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Marler Blog Providing Commentary on Food Poisoning Outbreaks & Litigation

5 E. coli illnesses linked to now recalled hamburger

The same strain of E. coli O157:H that was isolated from five patients in Alberta and Ontario was also found in Butcher’s Choice brand Garlic Peppercorn beef burgers, according to the Canadian Food Inspection Agency.

As I said to the Calgary Herald, this public health agency likely could have moved faster to recall product.

Faced with multiple cases where patients had gotten sick from an identical strain of E. coli bacteria after claiming to have eaten the same brand of beef patties, the Canadian Food Inspection Agency should have immediately removed all the potentially-contaminated product from store shelves, Bill Marler said Sunday.

“I’m sorry for the business that might have recall costs and might lose some customers,” said Marler, “but when you’ve got sick people and genetic matches, the public has a right to be protected.”

The Herald has learned CFIA officials were first alerted to a potential problem with hamburgers from a Brampton, Ont. plant in early October after an Edmonton patient became ill from E. coli 0157:H7 poisoning.  But nearly two months passed and four more cases emerged before the federal agency began an investigation in early December.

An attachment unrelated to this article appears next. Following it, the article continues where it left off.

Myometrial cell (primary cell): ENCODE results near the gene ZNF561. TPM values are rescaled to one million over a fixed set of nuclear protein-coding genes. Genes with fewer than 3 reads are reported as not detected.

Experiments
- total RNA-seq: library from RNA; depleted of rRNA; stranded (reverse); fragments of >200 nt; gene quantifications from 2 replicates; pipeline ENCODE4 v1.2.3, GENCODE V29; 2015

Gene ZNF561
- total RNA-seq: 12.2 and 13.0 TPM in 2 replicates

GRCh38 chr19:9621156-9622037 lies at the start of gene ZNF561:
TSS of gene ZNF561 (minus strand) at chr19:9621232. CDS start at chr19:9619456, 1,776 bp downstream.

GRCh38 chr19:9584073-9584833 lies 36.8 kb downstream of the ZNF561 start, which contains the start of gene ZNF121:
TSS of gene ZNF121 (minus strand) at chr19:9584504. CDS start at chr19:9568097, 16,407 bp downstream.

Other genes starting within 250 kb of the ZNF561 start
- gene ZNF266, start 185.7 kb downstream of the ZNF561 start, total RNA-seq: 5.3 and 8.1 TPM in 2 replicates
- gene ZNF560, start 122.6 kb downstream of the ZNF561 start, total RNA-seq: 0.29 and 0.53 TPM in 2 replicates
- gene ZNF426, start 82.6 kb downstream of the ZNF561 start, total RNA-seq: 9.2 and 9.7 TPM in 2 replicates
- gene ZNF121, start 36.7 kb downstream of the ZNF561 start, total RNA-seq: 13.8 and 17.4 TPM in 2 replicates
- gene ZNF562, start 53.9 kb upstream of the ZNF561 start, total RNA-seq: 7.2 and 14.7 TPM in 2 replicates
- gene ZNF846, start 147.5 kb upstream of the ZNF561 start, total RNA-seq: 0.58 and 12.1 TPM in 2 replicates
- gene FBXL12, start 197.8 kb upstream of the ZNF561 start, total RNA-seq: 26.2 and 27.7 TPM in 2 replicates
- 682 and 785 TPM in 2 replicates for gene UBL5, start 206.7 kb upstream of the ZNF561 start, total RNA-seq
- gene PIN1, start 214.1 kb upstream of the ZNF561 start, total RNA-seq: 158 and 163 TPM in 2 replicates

Marler said he’s worried there many now be a repeat of the ever-expanding alerts consumers endured earlier this fall after tainted beef from the XL Foods Inc. facility in Brooks was discovered.

“By not doing the wise public health thing and recalling all the potentially-affected product at once, it undercuts CFIA’s credibility and it gets confusing to the public,” he said.

A Washington-based attorney who has represented victims of food-borne illness outbreaks for more than two decades and secured in excess of $600 million in settlements, Marler said frozen burgers are the most dangerous product in the market.

“At least in the United States, they have been the ones linked to the most outbreaks, and frozen patties are notoriously difficult for consumers to cook adequately,” he said.

Marler said tracing the source of the contamination in frozen burgers is also difficult, because processors typically use numerous sources of raw material to achieve the right fat content at the lowest cost.